Where is the Church moving?
By Bishop Hee-Soo Jung
The Sacred Call
The story of my journey into Christianity begins in my teen years. I grew up on Kang Hwa Island, near the demilitarized zone created between the north and south of Korea. My family tradition was of Buddhist/Confucianism. My family was large, and we struggled to survive economically in post-war Korea, yet our relationship and rituals were rich. I saw Christianity as a gift of clearly defined morals and religiosity. God loved the repentant sinner and I was seeking such acceptance and love for my own life. In my early Christian life, I was not satisfied with my family and embarrassed by what I saw as their sinful ways.
My faith has grown and changed much over the years. In some ways, it has become simpler; in others, more complex. By the time I was elected to the Episcopacy, I understood my identity as part of global Church. As a first generation Christian, I have been blessed with fresh eyes. The forces of cultural Christianity, therefore, have played only a secondary role in shaping my faith. Being the first ethnic Bishop in the Northern Illinois Conference has not always been easy. There has been tremendous welcome and engagement, but there have also been significant challenges.
As an ethnically diverse Conference, both in leadership and laity, many positive strides have taken place. New learning has been required for such leadership. However, some discounted the vision of an ethnic bishop. Cultural differences and language challenges could easily become a stumbling block or diversion in our life together. By God's grace, I have been able to open doors and foster dialogue. I have been able to model our global community and move us forward.
Bringing change to the Church is not a political process. It is not a legislative process. It is not choosing the most controversial issues and riding the coat tails of public discourse. Prophetic leadership comes through the casting of vision, the challenge to change, a willingness to fail, and the courage to stay grounded in prayer. Prophetic leadership is not an easy journey.
Prophetic leadership is the work of planting seeds, consistently restating the vision, proclaiming the pathway to change; even as road blocks are put in the way. Our engrained ways of being the Church, offer security in the face of an anxious and changing society. It is difficult for us to take a leap of faith, to give up our comfortable ways. Inviting people to do this is not always a welcome message. But it must be a consistent mantra.
In my current context for leadership, I believe diversity and cross cultural clergy appointments are enriching our communities. At the same time it is challenging congregations in their status quo. We are working on training, coaching and equipping local churches and clergy to receive pastoral leaders from differing cultures. This cross-cultural/cross-racial work of training and equipping further broadens our understanding and reception of the world parish – leading us beyond a self-defined local boundary out into the world. We have found that receptivity is growing for such pastoral placements, but hidden issues of gender and racism continue to challenge our faith communities.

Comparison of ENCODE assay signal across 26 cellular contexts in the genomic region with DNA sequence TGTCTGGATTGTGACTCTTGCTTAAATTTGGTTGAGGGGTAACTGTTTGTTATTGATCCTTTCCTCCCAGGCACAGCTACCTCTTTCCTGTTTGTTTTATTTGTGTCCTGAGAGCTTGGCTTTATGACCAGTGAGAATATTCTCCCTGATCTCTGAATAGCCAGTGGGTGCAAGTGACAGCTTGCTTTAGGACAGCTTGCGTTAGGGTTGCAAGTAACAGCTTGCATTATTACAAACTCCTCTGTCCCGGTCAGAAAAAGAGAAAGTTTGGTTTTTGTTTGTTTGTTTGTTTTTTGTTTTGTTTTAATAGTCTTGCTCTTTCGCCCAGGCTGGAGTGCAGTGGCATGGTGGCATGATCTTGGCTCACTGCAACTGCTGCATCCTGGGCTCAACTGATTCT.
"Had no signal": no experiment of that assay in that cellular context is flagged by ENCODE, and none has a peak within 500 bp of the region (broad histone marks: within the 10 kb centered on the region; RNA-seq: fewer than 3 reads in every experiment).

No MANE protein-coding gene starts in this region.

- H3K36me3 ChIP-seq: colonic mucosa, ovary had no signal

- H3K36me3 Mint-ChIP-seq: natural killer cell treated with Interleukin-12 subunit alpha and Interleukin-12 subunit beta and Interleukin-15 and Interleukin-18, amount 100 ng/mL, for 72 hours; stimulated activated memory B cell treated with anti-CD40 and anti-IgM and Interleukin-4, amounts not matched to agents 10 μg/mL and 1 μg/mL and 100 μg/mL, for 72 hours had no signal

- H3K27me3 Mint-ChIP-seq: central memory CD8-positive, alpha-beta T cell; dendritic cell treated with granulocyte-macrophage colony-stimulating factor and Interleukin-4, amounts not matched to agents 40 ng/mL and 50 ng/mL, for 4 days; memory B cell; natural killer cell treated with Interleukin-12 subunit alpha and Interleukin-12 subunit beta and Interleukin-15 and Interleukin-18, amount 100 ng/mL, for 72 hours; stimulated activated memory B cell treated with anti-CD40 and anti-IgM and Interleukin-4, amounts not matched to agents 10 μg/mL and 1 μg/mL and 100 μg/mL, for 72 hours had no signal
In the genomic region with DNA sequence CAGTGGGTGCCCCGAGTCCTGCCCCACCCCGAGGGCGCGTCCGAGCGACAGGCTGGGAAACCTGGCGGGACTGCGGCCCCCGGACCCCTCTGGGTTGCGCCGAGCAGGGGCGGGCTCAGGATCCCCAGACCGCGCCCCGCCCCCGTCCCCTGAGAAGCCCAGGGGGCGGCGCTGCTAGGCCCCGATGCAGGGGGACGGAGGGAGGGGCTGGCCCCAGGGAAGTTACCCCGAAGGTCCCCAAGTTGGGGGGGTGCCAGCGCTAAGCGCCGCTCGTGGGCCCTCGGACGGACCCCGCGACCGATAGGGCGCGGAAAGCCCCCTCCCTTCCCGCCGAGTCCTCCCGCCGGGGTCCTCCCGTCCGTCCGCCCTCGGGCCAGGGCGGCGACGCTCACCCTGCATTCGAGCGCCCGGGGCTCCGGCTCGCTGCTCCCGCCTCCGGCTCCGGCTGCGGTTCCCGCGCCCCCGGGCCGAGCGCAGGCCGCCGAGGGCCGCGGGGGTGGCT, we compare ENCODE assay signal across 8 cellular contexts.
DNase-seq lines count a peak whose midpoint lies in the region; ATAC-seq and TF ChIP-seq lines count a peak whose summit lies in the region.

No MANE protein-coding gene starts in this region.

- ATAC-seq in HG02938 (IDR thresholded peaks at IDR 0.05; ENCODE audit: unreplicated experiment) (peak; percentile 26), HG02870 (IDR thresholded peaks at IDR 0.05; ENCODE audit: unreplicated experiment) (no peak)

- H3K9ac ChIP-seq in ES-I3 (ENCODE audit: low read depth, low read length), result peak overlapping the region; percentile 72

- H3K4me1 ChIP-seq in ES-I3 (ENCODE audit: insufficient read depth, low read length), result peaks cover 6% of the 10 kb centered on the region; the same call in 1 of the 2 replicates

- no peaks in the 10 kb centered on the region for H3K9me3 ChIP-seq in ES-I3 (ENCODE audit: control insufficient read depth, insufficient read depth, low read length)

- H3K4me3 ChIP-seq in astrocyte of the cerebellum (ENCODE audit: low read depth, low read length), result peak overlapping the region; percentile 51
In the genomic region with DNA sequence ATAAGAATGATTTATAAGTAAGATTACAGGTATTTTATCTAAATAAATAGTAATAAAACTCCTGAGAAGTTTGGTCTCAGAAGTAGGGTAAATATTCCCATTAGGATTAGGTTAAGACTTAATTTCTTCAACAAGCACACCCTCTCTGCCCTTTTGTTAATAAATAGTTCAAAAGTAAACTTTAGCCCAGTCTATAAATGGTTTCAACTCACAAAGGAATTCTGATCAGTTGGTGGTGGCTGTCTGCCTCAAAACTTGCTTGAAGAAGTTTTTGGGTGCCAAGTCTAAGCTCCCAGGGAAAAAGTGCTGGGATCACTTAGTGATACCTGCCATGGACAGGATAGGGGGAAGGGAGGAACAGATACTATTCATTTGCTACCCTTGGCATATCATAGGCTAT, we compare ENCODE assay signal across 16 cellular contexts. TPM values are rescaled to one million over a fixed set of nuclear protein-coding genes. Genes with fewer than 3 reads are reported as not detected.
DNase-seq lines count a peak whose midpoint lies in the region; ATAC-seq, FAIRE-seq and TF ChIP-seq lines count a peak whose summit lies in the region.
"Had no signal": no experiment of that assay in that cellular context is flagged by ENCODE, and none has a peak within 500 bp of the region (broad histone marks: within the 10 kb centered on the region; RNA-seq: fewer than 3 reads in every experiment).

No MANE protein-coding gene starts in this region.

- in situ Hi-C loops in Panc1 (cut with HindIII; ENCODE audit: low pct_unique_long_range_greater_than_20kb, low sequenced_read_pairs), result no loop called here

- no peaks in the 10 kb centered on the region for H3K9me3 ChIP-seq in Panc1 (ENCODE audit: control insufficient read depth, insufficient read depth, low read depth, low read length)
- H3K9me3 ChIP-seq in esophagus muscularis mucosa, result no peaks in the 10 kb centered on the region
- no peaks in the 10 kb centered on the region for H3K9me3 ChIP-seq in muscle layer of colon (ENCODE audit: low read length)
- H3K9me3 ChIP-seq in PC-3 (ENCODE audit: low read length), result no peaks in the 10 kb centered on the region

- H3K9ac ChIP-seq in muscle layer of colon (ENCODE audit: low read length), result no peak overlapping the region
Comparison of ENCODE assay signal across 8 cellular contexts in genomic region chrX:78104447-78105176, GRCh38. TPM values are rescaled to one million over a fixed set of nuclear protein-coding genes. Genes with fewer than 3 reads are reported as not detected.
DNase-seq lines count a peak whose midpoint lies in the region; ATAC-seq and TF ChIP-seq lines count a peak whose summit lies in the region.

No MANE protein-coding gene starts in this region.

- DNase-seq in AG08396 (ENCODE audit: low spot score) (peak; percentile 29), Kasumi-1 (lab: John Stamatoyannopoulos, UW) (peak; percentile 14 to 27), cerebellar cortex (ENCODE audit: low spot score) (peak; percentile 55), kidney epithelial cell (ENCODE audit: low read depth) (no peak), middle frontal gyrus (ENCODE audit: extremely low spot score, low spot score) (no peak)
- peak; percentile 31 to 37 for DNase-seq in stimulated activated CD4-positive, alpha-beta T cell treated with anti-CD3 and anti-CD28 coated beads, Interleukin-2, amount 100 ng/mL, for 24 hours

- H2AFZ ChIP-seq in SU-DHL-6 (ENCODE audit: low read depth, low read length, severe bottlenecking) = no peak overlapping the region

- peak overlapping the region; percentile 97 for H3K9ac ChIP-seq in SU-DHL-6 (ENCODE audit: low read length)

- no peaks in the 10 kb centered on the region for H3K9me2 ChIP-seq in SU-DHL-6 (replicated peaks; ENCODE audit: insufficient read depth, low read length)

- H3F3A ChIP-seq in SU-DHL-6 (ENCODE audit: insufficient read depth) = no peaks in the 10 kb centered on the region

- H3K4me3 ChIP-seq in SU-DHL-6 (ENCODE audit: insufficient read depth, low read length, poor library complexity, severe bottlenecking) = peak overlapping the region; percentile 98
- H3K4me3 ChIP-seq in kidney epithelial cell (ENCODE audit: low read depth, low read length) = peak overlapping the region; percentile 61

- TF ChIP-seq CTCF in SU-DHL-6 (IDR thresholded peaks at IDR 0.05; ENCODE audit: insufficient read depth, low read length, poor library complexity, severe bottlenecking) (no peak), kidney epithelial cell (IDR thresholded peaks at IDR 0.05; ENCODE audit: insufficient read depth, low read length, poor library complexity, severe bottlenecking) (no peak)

Issues that vex our society, such as poverty and violence, call for our prophetic commitment toward change. In my tenure as Episcopal leader for the Northern Illinois Conference, we have worked on a number of issues. Striving to bring new understanding and growth to our work with immigration has been a place from which I can speak first hand. We need the diversity that comes with hospitality and a welcoming attitude. We need to continue to find ways to highlight and provide education concerning the richness of diversity, the poverty that drives many people to our country, and the systems that separate families and broadcast an inhospitable signal to those who wish to become citizens in the United States.
The work of interfaith engagement is close to my heart. Growing in my personal Christian journey from a judgmental teenager to a broader understanding of God's kingdom, I can appreciate the richness of our faith traditions and the ways in which knowing our neighbors' beliefs strengthen our own understanding. When our churches model acceptances, we can make a difference in the political world as well. Many of our conflicts and tensions in the world could be better addressed if we understood one another's context, culture and faith traditions.
Over the course of my ministry, I have frequently observed congregations living in a model of inward focus, absorbed by local concerns. This was a model effective in earlier centuries when communities were isolated and the Church was central in community life. However, it is a model that is inadequate to the tasks of our changing landscape in the Christian movement. My call is to be a bridge for the Church into a fruitful future.
In this work, I am being led to awaken the historic Wesleyan spirit in our Methodist DNA and help our congregations see the need to move outward in discipleship. John Wesley had no idea how prophetic his words would become when he proclaimed "the world is my parish." The United Methodist Church is strong in mission, social witness and social justice – these are part of our core and a precious gift to the world. To continue this witness, we must continue to strengthen our own discipleship and grow the Church.
Young people are seeking meaningful engagement. We must move into a model of discipleship lived in action, offering opportunities for hands on witness, and bringing meaning and hope to the world. The age of congregations driven by committee work as their primary task is giving way to small groups that engage and call participants to witness to others. Our focus is now learning how to intentionally engage young people, connect cultures, and create community on a global scale.
Future of Christianity